Scientists have identified a series of proteins that may be useful disease progression biomarkers for different types of Batten disease.
The study, “Analysis of brain and cerebrospinal fluid from mouse models of the three major forms of neuronal ceroid lipofuscinosis reveals changes in the lysosomal proteome, ”Was published in Molecular and cellular proteomics.
Neuronal lipofuscinosis (NCL) ceroids, also known as Batten disease, include a group of fatal neurodegenerative disorders in children with a wide range of symptoms, including vision loss, poor motor coordination, and impaired of cognition.
These conditions can be caused by mutations in 14 different genes (CLN1 at CLN14) that lead to the build-up of insoluble toxic waste deposits, called lipofuscins, inside cells.
New treatments, including enzyme replacement therapy and gene therapy, are now starting to be explored in clinical trials for certain types of NCL. However, biomarkers of disease progression that would be useful in assessing the effectiveness of such therapies have not yet been identified.
“To assess potential treatments for NCL, clinical evaluation systems are essential to assess long-term efficacy, but biomarkers that measure short-term response to treatment would be extremely useful,” the investigators wrote. “Such biomarkers could help optimize dose and regimen, and also provide surrogates for clinical parameters to speed up approval of effective treatments and allow rapid cessation of trials of ineffective treatments.” “
In this study, researchers at Rutgers University and their collaborators set out to search for potential disease biomarkers for the three most common types of NCL: CLN1 disease (infantile NCL), CLN2 disease (classic late infantile NCL ) and CLN3 NCL disease).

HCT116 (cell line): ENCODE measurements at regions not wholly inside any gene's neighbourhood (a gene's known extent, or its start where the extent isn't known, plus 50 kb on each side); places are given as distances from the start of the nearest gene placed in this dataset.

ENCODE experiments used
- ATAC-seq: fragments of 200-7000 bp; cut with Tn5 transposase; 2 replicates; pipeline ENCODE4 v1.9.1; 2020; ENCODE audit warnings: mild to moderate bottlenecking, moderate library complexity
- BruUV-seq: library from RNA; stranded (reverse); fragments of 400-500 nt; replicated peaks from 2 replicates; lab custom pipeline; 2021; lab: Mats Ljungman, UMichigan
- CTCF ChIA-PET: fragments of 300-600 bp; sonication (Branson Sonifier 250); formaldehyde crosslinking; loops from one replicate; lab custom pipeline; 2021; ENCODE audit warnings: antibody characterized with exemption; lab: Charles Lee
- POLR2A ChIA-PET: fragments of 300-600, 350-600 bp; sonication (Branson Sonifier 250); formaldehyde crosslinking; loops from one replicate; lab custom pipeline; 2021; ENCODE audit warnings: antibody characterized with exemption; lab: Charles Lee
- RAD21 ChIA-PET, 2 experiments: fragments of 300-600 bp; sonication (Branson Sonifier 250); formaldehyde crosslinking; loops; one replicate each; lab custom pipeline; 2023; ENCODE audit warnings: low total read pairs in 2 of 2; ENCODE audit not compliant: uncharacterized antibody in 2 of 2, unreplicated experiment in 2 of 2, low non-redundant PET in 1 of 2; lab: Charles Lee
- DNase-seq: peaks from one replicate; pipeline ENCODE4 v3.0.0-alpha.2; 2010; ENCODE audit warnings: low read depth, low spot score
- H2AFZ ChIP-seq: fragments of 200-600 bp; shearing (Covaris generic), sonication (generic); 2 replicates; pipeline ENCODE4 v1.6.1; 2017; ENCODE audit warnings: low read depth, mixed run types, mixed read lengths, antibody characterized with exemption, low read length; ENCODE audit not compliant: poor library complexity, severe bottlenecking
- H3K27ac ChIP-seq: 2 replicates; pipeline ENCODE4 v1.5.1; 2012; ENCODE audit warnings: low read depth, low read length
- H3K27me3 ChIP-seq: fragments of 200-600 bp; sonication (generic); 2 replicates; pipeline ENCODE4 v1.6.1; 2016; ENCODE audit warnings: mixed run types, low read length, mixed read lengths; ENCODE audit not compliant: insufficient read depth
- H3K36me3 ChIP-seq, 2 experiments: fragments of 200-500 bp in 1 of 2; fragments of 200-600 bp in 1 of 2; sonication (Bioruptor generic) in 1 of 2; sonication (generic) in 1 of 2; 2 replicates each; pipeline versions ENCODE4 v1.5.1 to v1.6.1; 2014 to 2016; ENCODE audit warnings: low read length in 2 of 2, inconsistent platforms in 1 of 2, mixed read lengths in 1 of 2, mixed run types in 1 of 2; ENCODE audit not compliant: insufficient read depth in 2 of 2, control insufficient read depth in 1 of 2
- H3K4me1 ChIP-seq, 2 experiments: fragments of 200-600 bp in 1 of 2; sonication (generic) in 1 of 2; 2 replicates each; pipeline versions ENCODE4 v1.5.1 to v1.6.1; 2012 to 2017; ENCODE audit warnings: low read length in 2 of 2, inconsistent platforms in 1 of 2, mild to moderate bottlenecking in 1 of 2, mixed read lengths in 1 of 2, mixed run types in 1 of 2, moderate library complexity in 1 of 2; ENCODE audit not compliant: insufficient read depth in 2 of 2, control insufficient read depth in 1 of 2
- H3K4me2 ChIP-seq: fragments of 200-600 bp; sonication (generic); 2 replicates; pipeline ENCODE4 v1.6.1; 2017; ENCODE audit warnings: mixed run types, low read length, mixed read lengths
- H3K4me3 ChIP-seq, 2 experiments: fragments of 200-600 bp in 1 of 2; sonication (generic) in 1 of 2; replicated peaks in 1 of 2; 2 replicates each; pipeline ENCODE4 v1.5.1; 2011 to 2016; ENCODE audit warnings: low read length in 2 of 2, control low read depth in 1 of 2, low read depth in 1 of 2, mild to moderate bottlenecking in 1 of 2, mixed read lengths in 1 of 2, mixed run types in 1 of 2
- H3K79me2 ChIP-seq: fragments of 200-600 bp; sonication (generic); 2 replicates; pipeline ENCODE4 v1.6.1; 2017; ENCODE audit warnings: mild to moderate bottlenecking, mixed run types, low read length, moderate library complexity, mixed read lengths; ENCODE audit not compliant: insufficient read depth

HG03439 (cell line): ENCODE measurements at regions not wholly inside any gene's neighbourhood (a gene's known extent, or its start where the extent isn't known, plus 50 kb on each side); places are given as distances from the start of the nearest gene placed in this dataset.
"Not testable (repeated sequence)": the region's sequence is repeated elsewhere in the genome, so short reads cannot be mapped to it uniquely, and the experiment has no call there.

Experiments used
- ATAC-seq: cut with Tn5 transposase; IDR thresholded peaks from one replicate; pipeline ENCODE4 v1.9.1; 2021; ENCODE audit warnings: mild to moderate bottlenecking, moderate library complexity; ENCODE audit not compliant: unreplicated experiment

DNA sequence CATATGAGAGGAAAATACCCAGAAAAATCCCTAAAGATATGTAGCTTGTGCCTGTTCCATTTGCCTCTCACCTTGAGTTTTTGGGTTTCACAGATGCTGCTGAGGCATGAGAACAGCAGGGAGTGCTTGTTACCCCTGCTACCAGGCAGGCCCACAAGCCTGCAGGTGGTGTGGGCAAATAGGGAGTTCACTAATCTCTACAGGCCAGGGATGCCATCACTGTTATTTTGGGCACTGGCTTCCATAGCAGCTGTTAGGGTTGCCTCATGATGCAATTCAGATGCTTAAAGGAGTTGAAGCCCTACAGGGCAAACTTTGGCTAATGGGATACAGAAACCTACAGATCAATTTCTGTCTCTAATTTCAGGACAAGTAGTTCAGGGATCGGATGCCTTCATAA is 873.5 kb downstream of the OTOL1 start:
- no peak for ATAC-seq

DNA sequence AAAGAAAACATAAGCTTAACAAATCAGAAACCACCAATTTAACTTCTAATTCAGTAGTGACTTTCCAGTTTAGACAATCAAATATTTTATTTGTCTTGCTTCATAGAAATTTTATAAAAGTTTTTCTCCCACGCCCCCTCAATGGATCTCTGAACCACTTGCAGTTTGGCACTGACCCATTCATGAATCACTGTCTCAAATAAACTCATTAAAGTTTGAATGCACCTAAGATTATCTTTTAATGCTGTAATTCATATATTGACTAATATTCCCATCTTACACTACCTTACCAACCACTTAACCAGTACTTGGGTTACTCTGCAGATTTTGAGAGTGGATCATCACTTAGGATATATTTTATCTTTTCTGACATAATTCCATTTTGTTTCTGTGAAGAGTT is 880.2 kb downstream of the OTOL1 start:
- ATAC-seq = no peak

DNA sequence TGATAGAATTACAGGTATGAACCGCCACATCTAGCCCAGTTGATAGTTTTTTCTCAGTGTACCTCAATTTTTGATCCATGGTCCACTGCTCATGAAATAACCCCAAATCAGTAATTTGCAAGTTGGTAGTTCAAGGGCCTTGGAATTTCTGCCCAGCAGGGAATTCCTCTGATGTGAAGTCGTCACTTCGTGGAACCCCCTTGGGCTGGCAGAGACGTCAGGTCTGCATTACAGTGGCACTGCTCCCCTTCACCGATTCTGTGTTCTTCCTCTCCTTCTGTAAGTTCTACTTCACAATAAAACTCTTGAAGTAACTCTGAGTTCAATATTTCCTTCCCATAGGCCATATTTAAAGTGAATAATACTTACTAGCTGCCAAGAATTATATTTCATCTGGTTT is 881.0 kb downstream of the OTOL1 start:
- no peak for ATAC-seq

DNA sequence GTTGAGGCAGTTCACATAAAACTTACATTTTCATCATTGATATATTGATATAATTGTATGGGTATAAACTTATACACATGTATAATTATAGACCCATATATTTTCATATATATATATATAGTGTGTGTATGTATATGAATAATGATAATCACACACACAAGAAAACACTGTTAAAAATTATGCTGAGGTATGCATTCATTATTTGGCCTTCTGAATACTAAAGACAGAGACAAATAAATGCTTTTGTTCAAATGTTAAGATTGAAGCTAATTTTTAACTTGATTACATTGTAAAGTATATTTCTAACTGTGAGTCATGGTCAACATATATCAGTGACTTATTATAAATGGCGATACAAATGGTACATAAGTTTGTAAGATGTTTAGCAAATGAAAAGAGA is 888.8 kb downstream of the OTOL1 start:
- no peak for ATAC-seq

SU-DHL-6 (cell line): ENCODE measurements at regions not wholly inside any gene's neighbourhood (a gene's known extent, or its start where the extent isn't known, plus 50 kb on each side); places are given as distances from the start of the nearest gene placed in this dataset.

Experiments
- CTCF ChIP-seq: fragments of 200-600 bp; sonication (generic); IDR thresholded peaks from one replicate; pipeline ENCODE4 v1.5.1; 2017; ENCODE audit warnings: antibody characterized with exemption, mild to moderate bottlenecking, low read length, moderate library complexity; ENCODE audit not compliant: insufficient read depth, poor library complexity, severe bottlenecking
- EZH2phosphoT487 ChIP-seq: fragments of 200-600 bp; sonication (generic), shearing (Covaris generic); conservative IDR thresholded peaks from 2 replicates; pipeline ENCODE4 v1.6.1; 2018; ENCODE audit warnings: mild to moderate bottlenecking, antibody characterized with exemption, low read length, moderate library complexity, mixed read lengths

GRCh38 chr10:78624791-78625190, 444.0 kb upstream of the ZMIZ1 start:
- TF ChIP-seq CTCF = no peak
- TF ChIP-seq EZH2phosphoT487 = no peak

To this end, they obtained samples of brain tissue and cerebrospinal fluid (CSF, the fluid that circulates in the brain and spinal cord) from three different mouse models of NCL and compared the protein content to samples. healthy animals (controls).
Their main goal was to search for proteins whose levels were abnormally high or low compared to controls, as these would be the most likely candidates for future biomarkers of the disease.
Protein samples were collected from different stages of disease progression, and the amount of protein found on each sample was measured by a technique called isobaric labeling.
The team identified a total of 8,303 proteins in brain tissue samples and 4,905 in CSF samples. In general, most of the significant changes they found in protein levels between sick and healthy animals came from animals that were in more advanced stages of the disease.
This suggests that these changes “were a consequence of progressive neurodegeneration or other [disease] process rather than an immediate response to the metabolic defect caused by the disease gene mutation, ”the researchers wrote.
In later stages of disease progression, the researchers found a total of 445 proteins in mice with CLN1 disease and 91 in mice with CLN2 disease whose levels were significantly different from those in healthy animals.
In animals with CLN1 disease, most of these proteins were overproduced, with the exception of palmitoyl thioesterase 1 protein (PPT1, the enzyme missing in patients with CLN1 disease), whose levels were abnormally low. .
The same pattern was seen in animals with CLN2 disease, with most of the proteins found at abnormally high levels and only tripeptidyl peptidase 1 (TPP1, the enzyme lacking in patients with CLN2 disease) was in. below normal range. In mice with CLN3 disease, four proteins had abnormally high levels.
When they focused on these proteins, they found that many of them (for example TPP1, SCARB2, CD63) played a role in lysosomes – the small cell compartments that digest and recycle several molecules and whose function is impaired in NCLs – or were indicators of brain inflammation and neurodegeneration (for example NEFH, NEFL and NEFM) and could become promising NCL biomarkers.
“[S]Further studies are needed to validate the candidates identified in this study, and the use of mouse models will facilitate long-term studies to assess the response of biomarkers to disease progression, ”the researchers wrote.